April 2011
Volume 52, Issue 14
Free
ARVO Annual Meeting Abstract  |   April 2011
Acoustic Radiation Force to Measure Corneal Elasticity
Author Affiliations & Notes
  • Raksha Urs
    Department of Ophthalmology, Columbia University Medical Center, New York, New York
  • Harriet O. Lloyd
    Department of Ophthalmology, Columbia University Medical Center, New York, New York
  • Jeffrey A. Ketterling
    Frederic L. Lizzi Center for Biomedical Engineering, Riverside Research Institute, New York, New York
  • Ronald H. Silverman
    Department of Ophthalmology, Columbia University Medical Center, New York, New York
    Frederic L. Lizzi Center for Biomedical Engineering, Riverside Research Institute, New York, New York
  • Footnotes
    Commercial Relationships  Raksha Urs, None; Harriet O. Lloyd, None; Jeffrey A. Ketterling, None; Ronald H. Silverman, None
  • Footnotes
    Support  NIH Grant R01EY010955; Research to Prevent Blindness
Investigative Ophthalmology & Visual Science April 2011, Vol.52, 4199. doi:https://doi.org/
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    • Get Citation

      Raksha Urs, Harriet O. Lloyd, Jeffrey A. Ketterling, Ronald H. Silverman; Acoustic Radiation Force to Measure Corneal Elasticity. Invest. Ophthalmol. Vis. Sci. 2011;52(14):4199. doi: https://doi.org/.

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      © ARVO (1962-2015); The Authors (2016-present)

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Abstract

Purpose: : To determine corneal elasticity using acoustic radiation force.

Methods: : Acoustic radiation force (ARF) was directed at the rabbit cornea in vivo, using a single-element Lithium niobate transducer (38 MHz central frequency, 6 mm aperture and 12 mm focal length). Ten pushing pulses were applied at 75% duty cycle, at 5 kHz PRF, with imaging impulses interleaved between push pulses to allow radiofrequency (RF) data acquisition during the push mode. After the push sequence, the cornea was imaged for another 80 ms. RF data were sampled at 400 MHz (12 bits/sample). A 40 µm diameter needle hydrophone calibrated up to 60 MHz was used to characterize the acoustic field. Allowing for the beam characteristics and the attenuation coefficient of the cornea, the stress applied to the cornea was 450 Pa. Continuous displacement of the front and back surfaces of the cornea was computed with a spline-based algorithm (Viola et al, 2005), and change in corneal thickness was calculated.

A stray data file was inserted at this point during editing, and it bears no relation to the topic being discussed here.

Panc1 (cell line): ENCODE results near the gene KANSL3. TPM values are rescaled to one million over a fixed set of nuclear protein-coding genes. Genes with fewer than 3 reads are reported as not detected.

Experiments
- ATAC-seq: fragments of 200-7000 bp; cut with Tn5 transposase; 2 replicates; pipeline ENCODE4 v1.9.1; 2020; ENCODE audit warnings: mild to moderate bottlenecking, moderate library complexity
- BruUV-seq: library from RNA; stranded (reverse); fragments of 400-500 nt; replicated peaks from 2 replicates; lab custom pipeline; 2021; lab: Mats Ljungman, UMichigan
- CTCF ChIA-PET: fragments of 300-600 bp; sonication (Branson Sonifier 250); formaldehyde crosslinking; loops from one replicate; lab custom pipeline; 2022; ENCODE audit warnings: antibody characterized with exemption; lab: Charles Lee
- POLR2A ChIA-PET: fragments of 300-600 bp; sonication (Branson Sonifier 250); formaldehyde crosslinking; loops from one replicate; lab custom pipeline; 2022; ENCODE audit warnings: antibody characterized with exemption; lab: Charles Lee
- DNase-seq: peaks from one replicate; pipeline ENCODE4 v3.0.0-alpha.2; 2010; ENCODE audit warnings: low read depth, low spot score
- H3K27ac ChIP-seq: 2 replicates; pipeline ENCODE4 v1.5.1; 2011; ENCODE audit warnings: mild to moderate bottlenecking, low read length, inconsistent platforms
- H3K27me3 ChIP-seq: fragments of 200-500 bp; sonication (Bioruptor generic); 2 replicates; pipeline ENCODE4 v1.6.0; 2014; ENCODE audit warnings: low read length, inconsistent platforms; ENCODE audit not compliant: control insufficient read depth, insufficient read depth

Results: : Corneal thickness decreased exponentially by 4.92 µm (from 366.2 µm) during the 2ms push mode. Thickness then relaxed exponentially to its original size during the next 80 ms. Push data were fit to a first order exponential curve, yielding an asymptote (maximum change in thickness) of -4.85 µm and a time constant of 0.64 ms for the push data. Using the asymptote from the push data, the strain was calculated to be 0.013 and the resulting elastic modulus was 34 kPa.

Conclusions: : The spline-based algorithm allowed sub-sample displacement detection of the corneal surfaces, permitting more accurate determination of corneal thickness. Initial studies have shown that ARF-induced change in corneal thickness is dependent on the intraocular pressure. Further investigation is required to establish the relationship between the two. The method described in this abstract could be developed to detect diseases like keratoconus where corneal elasticity is believed to be altered.

Keywords: cornea: clinical science 
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